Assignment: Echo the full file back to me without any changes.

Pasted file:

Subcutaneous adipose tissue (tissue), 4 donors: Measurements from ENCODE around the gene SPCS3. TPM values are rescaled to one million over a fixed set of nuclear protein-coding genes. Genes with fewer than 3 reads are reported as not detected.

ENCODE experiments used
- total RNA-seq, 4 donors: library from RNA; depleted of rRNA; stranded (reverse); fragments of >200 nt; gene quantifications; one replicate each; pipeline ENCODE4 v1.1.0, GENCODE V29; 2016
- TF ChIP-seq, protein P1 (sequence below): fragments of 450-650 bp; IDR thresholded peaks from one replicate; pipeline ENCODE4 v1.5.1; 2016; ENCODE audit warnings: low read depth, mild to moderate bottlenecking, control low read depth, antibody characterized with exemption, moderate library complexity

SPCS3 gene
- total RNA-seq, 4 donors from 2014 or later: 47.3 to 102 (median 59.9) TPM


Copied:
Subcutaneous adipose tissue (tissue), 4 donors: Measurements from ENCODE around the gene SPCS3. TPM values are rescaled to one million over a fixed set of nuclear protein-coding genes. Genes with fewer than 3 reads are reported as not detected.

ENCODE experiments used
- total RNA-seq, 4 donors: library from RNA; depleted of rRNA; stranded (reverse); fragments of >200 nt; gene quantifications; one replicate each; pipeline ENCODE4 v1.1.0, GENCODE V29; 2016
- TF ChIP-seq, protein P1 (sequence below): fragments of 450-650 bp; IDR thresholded peaks from one replicate; pipeline ENCODE4 v1.5.1; 2016; ENCODE audit warnings: low read depth, mild to moderate bottlenecking, control low read depth, antibody characterized with exemption, moderate library complexity

SPCS3 gene
- total RNA-seq, 4 donors from 2014 or later: 47.3 to 102 (median 59.9) TPM